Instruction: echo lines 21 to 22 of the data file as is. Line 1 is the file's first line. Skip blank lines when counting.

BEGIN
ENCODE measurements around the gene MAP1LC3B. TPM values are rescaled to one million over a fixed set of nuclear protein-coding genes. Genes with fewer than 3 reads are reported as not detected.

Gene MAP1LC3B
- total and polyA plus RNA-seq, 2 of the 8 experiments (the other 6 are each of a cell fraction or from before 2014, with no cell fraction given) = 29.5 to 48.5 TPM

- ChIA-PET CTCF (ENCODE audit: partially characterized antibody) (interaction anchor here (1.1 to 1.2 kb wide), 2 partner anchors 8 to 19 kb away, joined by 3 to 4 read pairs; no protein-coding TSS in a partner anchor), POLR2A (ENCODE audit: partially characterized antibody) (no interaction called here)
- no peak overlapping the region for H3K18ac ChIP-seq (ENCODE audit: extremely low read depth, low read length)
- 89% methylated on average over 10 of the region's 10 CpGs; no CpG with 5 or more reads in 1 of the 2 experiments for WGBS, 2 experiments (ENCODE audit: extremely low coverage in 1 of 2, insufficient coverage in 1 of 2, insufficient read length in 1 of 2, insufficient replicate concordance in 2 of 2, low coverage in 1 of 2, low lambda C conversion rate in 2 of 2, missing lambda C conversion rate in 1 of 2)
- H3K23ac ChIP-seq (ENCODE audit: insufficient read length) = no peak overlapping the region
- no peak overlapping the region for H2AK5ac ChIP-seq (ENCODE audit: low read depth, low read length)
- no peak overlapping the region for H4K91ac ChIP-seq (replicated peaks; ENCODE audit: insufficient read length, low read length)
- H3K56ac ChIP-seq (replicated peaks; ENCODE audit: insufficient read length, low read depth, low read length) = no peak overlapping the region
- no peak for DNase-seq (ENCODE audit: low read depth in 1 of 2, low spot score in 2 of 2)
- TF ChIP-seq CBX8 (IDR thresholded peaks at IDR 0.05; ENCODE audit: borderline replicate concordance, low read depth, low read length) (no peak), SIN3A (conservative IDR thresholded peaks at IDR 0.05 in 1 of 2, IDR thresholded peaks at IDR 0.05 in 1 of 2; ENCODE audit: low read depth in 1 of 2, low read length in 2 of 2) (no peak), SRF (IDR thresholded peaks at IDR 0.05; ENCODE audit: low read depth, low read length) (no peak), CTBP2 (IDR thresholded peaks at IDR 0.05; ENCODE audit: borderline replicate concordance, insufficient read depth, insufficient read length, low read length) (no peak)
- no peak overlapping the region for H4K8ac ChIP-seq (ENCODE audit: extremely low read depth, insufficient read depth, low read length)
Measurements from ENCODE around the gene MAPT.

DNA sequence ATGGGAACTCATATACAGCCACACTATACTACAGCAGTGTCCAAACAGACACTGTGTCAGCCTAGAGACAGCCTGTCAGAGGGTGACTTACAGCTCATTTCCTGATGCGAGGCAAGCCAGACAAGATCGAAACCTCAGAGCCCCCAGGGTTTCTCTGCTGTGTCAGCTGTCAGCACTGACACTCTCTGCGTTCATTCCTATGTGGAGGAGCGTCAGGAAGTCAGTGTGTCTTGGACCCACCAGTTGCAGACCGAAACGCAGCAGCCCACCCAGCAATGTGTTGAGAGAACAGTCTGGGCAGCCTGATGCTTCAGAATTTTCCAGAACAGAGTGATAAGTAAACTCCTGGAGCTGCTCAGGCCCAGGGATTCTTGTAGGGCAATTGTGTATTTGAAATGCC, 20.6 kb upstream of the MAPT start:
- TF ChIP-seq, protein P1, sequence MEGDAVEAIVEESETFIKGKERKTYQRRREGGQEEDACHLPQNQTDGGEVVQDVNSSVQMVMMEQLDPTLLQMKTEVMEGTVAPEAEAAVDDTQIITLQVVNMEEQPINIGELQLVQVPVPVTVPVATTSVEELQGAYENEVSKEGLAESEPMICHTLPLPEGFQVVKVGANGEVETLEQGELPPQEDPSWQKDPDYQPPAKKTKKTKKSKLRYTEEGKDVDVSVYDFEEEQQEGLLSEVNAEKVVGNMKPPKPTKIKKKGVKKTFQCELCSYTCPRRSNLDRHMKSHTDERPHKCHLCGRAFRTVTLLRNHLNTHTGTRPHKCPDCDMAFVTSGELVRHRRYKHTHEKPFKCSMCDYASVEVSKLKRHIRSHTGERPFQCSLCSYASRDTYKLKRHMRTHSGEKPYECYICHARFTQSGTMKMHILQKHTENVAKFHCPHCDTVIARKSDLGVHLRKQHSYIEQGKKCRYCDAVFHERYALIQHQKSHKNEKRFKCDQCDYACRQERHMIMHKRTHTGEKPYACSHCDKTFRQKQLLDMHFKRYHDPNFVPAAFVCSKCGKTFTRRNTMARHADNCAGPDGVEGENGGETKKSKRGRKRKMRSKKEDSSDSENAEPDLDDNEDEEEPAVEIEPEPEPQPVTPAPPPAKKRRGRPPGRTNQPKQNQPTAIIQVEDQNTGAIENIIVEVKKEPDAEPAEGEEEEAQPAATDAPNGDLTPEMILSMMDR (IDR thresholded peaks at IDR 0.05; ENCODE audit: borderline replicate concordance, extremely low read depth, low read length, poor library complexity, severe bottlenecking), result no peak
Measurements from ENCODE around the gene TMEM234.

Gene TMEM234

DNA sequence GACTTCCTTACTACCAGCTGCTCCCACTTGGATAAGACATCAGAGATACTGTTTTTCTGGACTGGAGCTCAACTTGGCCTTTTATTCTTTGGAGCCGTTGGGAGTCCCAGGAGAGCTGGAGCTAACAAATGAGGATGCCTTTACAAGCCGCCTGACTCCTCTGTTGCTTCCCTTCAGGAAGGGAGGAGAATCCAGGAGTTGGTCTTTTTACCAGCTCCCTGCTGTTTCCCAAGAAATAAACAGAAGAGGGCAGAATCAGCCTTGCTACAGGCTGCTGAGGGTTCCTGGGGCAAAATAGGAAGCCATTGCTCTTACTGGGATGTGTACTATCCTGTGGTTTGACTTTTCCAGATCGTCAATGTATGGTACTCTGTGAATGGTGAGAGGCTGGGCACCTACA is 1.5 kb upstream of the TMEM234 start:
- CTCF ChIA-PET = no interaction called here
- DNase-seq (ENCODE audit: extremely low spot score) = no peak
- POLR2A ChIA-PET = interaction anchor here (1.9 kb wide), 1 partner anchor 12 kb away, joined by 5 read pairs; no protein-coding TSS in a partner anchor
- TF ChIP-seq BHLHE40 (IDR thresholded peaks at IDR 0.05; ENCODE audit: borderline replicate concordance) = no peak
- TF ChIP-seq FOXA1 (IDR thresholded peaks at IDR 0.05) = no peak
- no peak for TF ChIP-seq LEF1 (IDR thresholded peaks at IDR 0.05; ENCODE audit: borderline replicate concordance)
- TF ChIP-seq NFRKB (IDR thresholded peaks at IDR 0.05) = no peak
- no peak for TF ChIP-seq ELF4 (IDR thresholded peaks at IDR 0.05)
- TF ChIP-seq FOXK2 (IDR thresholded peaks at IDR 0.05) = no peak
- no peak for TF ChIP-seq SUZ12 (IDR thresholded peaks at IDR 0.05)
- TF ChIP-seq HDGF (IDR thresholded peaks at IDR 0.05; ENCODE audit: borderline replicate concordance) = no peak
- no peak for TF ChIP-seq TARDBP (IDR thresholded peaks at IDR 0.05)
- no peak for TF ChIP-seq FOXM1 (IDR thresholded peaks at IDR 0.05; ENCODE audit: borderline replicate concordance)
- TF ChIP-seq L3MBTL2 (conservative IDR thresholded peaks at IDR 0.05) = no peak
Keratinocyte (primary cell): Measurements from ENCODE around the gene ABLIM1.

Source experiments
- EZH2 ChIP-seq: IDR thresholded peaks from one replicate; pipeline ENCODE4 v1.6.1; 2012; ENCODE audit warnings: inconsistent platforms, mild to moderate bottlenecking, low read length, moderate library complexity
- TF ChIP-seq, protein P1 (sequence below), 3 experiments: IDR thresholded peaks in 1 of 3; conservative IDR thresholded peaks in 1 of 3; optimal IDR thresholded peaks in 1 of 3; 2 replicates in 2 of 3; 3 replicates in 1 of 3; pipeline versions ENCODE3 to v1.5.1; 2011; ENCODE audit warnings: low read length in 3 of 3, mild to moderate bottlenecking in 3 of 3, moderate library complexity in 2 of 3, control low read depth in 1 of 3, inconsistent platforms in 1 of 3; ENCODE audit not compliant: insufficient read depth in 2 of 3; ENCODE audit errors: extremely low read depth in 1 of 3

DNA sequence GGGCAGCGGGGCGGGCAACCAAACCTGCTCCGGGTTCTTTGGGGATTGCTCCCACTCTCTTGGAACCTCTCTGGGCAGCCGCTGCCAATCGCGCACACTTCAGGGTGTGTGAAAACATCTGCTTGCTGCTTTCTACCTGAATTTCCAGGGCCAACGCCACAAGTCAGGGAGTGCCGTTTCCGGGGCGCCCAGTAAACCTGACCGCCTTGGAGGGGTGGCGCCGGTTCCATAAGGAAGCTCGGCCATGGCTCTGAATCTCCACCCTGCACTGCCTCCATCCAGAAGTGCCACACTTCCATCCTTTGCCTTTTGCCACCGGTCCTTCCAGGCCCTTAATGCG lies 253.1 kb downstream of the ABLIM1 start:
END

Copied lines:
- DNase-seq (ENCODE audit: extremely low spot score) = no peak
- POLR2A ChIA-PET = interaction anchor here (1.9 kb wide), 1 partner anchor 12 kb away, joined by 5 read pairs; no protein-coding TSS in a partner anchor